Balayage vs. Highlights: Your Guide to This Hairstyle Decision

woman with blonde hair

For people who aren’t familiar with trending hairstyles and colors, balayage and highlights are essentially the same, just with different spellings. But for people who are always up to date with hair color and style trends, these two couldn’t be more different. It’s not a discussion of balayage AND highlights; it can be a conversation of balayage vs. highlights.

If you look at the results of balayage vs. highlights side by side, they might seem the same at first. After all, you’re getting sun-kissed strands either way. But if you look closely, balayage and highlights have different results on your hair. Balayage looks like highlights but not quite. Plus, the techniques used for both hairstyles set them apart from each other.

So, if you’re worried about what you should as for on your next salon appointment, fret not! We’re here to break down the balayage vs. highlights discussion: their differences, similarities, which hairstyle you should try and so on.

Balayage Vs. Highlights: The Basics

woman with ashy balayage
Photo by Valeriia Kogan on Unsplash

You don’t need color psychology to figure out your new hair color. Here’s a simple breakdown of the two:

What is Balayage?

In French, the word “balayage” means “to sweep.” As a hair coloring technique, balayage refers to “swept” or hand-painted highlights that are applied on random sections of the hair.

Hairstylists often paint lighteners or dyes on the middle section of the hair shaft. As they move toward the end of the hair, the color becomes denser. Since the color is swept on the surface of your hair, the result is a glowing, sun-kissed look that is drastically different from traditional full or partial highlights.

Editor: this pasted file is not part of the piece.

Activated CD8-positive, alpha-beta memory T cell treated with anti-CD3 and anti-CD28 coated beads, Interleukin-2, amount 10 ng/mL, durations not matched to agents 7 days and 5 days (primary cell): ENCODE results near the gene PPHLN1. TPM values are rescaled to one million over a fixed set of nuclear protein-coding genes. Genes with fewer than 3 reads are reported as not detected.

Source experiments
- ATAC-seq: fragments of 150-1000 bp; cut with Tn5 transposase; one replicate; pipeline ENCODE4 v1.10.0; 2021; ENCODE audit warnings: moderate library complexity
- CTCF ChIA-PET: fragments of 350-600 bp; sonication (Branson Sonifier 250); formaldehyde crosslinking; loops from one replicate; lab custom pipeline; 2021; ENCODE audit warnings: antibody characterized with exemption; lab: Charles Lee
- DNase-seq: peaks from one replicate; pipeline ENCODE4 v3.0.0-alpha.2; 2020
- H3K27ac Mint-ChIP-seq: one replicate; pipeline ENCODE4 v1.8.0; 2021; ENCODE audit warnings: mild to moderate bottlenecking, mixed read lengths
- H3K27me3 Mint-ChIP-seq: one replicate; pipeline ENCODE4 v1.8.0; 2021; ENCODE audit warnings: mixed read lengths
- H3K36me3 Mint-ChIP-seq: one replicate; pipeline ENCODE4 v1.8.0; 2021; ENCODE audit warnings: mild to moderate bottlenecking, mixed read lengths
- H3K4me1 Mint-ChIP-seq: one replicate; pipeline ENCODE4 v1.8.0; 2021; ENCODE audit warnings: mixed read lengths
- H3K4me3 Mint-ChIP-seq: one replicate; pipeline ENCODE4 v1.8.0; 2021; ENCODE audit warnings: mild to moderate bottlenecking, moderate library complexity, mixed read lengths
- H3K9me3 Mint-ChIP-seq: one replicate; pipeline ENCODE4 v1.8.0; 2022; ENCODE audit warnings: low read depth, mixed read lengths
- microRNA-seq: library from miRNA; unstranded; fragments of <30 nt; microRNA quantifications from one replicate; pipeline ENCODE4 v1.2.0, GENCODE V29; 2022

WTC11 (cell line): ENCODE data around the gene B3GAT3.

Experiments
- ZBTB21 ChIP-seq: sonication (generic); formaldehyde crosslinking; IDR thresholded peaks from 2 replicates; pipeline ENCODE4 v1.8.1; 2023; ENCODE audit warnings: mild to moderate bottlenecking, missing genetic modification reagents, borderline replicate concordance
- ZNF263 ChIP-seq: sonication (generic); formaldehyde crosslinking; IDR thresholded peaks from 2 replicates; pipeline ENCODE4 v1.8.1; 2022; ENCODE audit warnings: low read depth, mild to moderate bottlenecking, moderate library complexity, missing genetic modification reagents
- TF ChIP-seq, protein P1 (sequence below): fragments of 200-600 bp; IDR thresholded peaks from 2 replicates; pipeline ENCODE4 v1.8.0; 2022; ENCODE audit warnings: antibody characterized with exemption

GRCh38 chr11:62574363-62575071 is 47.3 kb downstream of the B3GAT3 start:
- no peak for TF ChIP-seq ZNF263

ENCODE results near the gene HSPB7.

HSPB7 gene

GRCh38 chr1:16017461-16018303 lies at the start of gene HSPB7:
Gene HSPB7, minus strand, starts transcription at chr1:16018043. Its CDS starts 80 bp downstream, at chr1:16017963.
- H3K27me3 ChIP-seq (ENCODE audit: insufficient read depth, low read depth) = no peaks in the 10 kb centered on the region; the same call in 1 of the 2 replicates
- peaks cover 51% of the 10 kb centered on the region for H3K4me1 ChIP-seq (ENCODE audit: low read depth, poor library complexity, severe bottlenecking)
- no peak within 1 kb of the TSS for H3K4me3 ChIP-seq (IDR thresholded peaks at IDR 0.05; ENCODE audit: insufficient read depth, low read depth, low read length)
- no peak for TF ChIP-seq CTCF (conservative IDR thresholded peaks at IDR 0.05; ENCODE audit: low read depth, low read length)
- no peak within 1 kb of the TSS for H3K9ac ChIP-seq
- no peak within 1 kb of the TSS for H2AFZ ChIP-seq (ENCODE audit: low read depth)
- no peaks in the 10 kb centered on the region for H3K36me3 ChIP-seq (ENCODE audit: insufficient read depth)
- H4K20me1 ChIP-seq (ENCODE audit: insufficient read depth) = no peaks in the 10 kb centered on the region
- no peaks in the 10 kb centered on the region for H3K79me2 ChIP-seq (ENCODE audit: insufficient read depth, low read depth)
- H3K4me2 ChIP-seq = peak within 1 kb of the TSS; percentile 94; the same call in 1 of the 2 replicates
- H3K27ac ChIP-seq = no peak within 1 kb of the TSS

Contrary to popular belief, balayage is not a hairstyle look.

It refers to a technique that hairstylists use when they add highlights to the hair without foil. Also, balayage highlights are just a few shades lighter than the base color, which gives your hair natural dimension and depth. If you want a hair color that blends seamlessly with your natural color, go with balayage.

You can enjoy a full balayage look, whether you have straight hair or curly hair. With a full balayage, you’ll enjoy a lighter hair color without the need to address root grow-out. If you’re hesitant to commit to a full balayage, you can also ask for mini or partial balayage, which involves only coloring the upper area of your hair.

What are Highlights?

On the other hand, traditional highlights are the more conventional way to highlight your hair. Hairstylists use aluminum foil to saturate locks of your hair from the root to the tips. This gives you a more intense lightening effect.

Whether you ask for full highlights or partial highlights, the process is nearly the same: the stylist will precisely section out your hair by picking through small subsections and wrapping each separated lock-in foil.

In the argument of balayage vs. highlights, the latter remains supreme if you want a more pronounced contrast between your hair’s base color and the lightened strands. With full or partial highlights, you get more dimension to your hair.

Highlights are also more structured in terms of pattern. You have to touch them up more often to hide root grow-out.

What Lasts Longer: Balayage or Highlights?

woman with a summer look
Photo by Shari Sirotnak on Unsplash

Another factor to consider when deciding on balayage vs. highlights is maintenance.

In terms of longevity, balayage lasts longer compared to traditional highlights. The seamless transition makes any root grow-out less noticeable. Plus, balayage hairstyles can go for many months without requiring any touch-ups.

On the other hand, traditional highlights can only last for a couple of months before the root color shows up. Greater color contrast requires more maintenance.

Is Balayage More Expensive Than Highlights?

If you are on a budget, full or partial highlights may be kinder to your wallet.